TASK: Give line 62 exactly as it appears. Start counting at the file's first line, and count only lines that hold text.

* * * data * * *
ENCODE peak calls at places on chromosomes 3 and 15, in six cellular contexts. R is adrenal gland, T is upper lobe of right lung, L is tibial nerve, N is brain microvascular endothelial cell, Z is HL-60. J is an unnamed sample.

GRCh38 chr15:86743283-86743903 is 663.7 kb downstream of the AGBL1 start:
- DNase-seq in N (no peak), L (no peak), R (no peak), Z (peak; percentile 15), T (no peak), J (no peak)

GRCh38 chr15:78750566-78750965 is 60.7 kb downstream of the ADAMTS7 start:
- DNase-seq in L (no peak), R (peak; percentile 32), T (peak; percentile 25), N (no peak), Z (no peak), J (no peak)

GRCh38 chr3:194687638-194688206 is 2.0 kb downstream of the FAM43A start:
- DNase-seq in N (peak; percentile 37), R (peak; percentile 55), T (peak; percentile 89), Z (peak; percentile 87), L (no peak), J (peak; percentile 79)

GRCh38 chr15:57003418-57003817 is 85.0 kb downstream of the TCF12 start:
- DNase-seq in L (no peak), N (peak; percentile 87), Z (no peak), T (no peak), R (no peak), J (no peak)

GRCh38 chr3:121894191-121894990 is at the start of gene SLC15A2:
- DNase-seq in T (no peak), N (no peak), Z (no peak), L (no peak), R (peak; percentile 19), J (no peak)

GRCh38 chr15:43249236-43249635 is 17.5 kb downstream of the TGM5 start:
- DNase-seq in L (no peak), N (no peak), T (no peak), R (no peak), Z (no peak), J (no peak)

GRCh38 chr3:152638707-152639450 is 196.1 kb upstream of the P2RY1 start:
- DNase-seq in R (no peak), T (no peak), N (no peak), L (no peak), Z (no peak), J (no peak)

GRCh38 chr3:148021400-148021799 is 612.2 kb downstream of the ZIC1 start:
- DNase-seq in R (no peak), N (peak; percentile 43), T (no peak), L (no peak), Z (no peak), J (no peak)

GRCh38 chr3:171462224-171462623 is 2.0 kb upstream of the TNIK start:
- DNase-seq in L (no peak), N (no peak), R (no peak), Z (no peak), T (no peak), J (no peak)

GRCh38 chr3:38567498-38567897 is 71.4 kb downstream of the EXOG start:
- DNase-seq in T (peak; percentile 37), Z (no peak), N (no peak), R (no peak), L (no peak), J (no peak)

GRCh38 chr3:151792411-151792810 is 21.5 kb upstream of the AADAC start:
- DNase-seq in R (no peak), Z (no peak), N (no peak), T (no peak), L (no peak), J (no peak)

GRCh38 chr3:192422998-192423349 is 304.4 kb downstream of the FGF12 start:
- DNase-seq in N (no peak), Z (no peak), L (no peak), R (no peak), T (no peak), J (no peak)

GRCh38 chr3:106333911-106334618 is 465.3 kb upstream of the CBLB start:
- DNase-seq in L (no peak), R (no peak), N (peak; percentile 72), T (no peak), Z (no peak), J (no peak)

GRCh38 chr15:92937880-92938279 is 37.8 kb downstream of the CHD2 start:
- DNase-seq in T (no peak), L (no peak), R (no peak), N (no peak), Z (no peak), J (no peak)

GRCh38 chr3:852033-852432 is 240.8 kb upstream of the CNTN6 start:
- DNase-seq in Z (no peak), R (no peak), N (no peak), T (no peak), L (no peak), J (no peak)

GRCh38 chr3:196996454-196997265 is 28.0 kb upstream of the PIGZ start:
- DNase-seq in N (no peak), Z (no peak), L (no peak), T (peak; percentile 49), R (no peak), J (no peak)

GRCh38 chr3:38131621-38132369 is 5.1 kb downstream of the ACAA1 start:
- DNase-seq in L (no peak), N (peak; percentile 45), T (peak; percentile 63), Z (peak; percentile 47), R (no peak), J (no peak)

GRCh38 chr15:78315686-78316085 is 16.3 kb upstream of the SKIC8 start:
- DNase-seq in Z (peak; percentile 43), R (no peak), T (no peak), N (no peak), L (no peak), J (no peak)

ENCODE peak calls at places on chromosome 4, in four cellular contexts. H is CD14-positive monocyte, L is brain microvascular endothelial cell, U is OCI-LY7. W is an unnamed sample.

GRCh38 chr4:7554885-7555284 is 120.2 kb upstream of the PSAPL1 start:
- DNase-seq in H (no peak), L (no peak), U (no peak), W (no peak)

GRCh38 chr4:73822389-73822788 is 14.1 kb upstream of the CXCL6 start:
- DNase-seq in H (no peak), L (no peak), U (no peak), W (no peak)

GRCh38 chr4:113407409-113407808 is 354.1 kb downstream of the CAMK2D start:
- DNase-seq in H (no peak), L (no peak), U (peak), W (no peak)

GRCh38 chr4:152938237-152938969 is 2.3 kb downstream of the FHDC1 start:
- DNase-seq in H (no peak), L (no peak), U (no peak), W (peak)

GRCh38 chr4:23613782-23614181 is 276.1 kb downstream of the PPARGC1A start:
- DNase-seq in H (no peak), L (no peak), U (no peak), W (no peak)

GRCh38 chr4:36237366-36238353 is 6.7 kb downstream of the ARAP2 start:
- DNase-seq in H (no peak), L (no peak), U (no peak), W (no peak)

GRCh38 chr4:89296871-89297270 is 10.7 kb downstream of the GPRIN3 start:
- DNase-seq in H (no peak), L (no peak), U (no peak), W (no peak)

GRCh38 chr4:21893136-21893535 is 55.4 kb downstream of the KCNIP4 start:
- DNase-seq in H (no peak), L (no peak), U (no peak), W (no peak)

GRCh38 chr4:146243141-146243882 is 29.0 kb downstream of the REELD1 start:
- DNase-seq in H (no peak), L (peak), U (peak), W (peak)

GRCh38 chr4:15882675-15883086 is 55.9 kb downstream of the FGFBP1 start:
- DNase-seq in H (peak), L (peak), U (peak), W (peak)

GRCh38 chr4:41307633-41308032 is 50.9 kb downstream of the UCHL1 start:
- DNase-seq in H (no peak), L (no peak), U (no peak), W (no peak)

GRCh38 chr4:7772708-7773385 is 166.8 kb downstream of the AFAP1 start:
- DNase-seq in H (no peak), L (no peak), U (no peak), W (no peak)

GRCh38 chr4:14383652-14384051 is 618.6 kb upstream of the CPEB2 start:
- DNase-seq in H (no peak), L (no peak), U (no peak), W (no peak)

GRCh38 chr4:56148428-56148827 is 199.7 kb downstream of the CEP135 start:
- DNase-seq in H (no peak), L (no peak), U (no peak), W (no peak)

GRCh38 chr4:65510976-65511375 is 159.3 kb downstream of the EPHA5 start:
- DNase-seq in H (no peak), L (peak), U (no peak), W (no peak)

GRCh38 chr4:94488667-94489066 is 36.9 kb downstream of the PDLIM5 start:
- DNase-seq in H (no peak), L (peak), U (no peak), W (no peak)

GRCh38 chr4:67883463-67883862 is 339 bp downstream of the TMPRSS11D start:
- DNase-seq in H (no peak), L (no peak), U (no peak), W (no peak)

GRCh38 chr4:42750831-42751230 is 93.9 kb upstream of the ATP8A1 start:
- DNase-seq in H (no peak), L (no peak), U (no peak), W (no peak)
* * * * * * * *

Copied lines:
- DNase-seq in H (no peak), L (no peak), U (no peak), W (no peak)